What Is the Difference Between Whiskey And Brandy | Whiskey And Brandy Difference
Hello everyone, So today we will discuss the Difference Between Whiskey And Brandy. This is really a two-part question. Brandy is distilled wine and Whisky is distilled beer. From a consumer point of view, all you need to know is most whisky sold is between 5 and 20 years old (i.e. stored in a barrel for that length of time) and most Brandy is between 2 and 10 years old.
Difference Between Whiskey And Brandy
Brandy (from Brandewein, Middle Dutch, to Brandywine, to Brandy.) was first distilled by shippers in the lowlands. (Brande means “burnt” or “baked” in Dutch) The idea was to save money on shipping wine by distilling, exactly like frozen orange juice concentrate today. The importers and buyers could just add water and voila, wine!
Brandy is made from grapes, in a similar way to wine, but with different methods that emphasize different flavors than wine. As I understand it’s a bit like a potent wine concentrate. Brandy is similar to Cognac but it can be made from several different types of grapes grown in many regions of the world including California. While Cognac must be made from special grapes grown in the Cognac region of France.
There are brandies made from fermented fruit juices or fruit mashes. They are usually made with a certain percentage of brandy grapes too. These are flavored brandies.
Other brandies can be made with ingredients other than wine or grape juice, including fruit juice, vegetable juice, herbs, berries, and sometimes the leftover mash from wine making known as “lee”.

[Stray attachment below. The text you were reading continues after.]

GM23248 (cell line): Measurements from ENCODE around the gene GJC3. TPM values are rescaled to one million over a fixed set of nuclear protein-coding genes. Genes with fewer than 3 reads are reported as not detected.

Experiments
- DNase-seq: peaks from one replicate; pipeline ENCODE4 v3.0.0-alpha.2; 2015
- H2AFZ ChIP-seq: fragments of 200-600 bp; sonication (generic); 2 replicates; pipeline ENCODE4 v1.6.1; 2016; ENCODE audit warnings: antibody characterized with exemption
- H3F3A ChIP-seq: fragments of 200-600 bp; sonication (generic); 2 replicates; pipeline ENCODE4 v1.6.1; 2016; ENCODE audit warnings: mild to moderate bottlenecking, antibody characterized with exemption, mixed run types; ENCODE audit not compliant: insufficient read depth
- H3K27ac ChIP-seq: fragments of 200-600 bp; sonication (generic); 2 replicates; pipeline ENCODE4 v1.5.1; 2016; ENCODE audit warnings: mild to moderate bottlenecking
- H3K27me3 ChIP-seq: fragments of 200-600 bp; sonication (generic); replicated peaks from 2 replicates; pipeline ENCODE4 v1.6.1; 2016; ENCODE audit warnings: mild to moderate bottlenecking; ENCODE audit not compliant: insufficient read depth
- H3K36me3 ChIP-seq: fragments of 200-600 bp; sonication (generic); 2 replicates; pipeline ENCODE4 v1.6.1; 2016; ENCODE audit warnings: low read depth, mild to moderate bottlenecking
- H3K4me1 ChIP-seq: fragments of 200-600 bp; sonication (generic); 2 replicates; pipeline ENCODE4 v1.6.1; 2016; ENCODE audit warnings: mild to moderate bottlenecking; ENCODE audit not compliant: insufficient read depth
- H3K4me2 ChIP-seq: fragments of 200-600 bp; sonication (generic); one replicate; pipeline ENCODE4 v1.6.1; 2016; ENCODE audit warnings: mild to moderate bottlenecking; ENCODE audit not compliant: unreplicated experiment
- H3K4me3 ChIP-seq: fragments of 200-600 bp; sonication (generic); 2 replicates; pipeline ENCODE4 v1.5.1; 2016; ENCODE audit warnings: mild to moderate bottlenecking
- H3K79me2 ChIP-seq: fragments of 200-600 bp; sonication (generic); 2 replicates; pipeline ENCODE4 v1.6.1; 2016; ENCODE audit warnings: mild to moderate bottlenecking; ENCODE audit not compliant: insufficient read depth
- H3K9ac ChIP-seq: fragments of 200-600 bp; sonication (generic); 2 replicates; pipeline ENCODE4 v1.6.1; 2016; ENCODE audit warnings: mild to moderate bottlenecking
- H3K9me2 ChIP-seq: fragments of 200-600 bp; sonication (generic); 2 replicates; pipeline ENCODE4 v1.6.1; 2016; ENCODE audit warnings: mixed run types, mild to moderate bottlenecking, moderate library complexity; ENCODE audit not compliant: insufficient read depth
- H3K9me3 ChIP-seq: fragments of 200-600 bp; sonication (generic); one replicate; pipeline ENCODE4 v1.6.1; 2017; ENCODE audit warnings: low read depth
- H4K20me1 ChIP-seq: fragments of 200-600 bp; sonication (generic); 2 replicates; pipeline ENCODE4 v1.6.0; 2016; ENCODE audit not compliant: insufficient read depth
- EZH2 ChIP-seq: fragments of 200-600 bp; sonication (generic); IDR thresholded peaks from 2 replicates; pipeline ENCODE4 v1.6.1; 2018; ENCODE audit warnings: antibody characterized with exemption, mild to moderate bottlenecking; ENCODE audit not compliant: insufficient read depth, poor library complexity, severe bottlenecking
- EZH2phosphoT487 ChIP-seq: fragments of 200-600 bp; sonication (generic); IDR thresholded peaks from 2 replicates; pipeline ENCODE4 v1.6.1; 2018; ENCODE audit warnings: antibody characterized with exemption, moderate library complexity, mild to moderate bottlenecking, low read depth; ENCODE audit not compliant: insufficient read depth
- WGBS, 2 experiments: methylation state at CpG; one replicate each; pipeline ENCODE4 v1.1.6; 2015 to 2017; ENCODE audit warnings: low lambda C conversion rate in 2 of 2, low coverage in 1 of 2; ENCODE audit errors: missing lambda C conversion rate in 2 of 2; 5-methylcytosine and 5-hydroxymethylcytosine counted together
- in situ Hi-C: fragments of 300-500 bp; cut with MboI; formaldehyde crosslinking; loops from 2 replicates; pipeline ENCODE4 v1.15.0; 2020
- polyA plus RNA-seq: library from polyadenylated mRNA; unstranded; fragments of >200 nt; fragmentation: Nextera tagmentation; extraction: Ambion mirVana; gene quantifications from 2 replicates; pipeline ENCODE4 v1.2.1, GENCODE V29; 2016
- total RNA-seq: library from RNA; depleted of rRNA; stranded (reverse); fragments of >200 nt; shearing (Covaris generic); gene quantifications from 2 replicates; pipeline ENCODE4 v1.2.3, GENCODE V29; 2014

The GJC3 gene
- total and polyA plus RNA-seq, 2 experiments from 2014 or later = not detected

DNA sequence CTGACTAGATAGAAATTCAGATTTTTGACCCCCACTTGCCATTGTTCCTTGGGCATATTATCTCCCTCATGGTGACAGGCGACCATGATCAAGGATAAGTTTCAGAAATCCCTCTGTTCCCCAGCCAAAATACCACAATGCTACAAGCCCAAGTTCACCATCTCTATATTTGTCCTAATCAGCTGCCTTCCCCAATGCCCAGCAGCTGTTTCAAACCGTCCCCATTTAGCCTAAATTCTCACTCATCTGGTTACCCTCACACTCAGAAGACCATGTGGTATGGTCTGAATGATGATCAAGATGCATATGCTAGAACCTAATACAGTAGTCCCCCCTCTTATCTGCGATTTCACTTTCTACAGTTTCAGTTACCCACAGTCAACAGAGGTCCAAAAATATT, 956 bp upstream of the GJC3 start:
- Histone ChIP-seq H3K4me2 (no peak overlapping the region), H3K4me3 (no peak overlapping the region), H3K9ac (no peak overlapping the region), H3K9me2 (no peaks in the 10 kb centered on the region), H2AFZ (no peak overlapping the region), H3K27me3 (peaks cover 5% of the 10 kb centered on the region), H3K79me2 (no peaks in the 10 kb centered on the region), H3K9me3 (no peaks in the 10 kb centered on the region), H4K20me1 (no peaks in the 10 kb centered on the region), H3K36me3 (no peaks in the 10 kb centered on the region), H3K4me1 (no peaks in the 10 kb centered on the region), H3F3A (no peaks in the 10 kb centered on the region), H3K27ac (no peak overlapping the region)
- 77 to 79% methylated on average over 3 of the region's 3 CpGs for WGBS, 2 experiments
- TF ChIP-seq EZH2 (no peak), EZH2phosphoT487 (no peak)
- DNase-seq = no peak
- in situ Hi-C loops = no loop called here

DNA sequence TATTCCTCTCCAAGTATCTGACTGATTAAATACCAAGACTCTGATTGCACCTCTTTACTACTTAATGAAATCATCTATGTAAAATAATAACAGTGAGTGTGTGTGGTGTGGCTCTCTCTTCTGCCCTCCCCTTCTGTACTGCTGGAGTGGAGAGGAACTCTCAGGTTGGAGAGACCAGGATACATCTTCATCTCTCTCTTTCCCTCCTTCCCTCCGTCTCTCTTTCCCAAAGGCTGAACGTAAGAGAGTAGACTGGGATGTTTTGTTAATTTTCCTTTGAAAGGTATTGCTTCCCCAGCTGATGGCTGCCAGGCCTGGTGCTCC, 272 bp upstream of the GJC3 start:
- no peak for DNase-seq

In some countries brandy must be made in a particular way for it to be allowed to be legally sold as “brandy”, but many countries have no such laws.
Brandy is a spirit made in a process similar to the whiskey-making process. There is a very broad range of spirits that are called brandy, and in a broad sense brandy is any “grape”, “juice”, or “wine” whiskey.
But true traditional brandy including cognac is made with only fermented white brandy or cognac grapes that are usually imparted with some other flavors including wood or oak from fermenting barrels or pre-made wood flavorings and caramel color.
Suffering from cold or flu? Take a shot of brandy and wait for it to work magic. Brandy has antibacterial components and its high proportion of alcohol helps to get rid of the cold, throat pain and coughing in no time. The perfect pairing of its warming nature and relaxing quality made it a trusted source to boost the immune system for hundreds of years.
Like cognac which is a type of brandy, brandy is made by fermenting and distilling special cognac or brandy grape wine, into a spirit. Brandy and cognac are white-wine-whisky in a sense. They are a concentrated spirit of white wine.
Alas, the consumers never read the instructions and took to drinking the stuff neat: Brandy was born. Somewhere in there the shippers and retailers realized that more time in the barrel improved the spirit and the various quality levels were born – Old, Very Old (VO), Very Special Old (VSOP), Extra Old (XO), etc.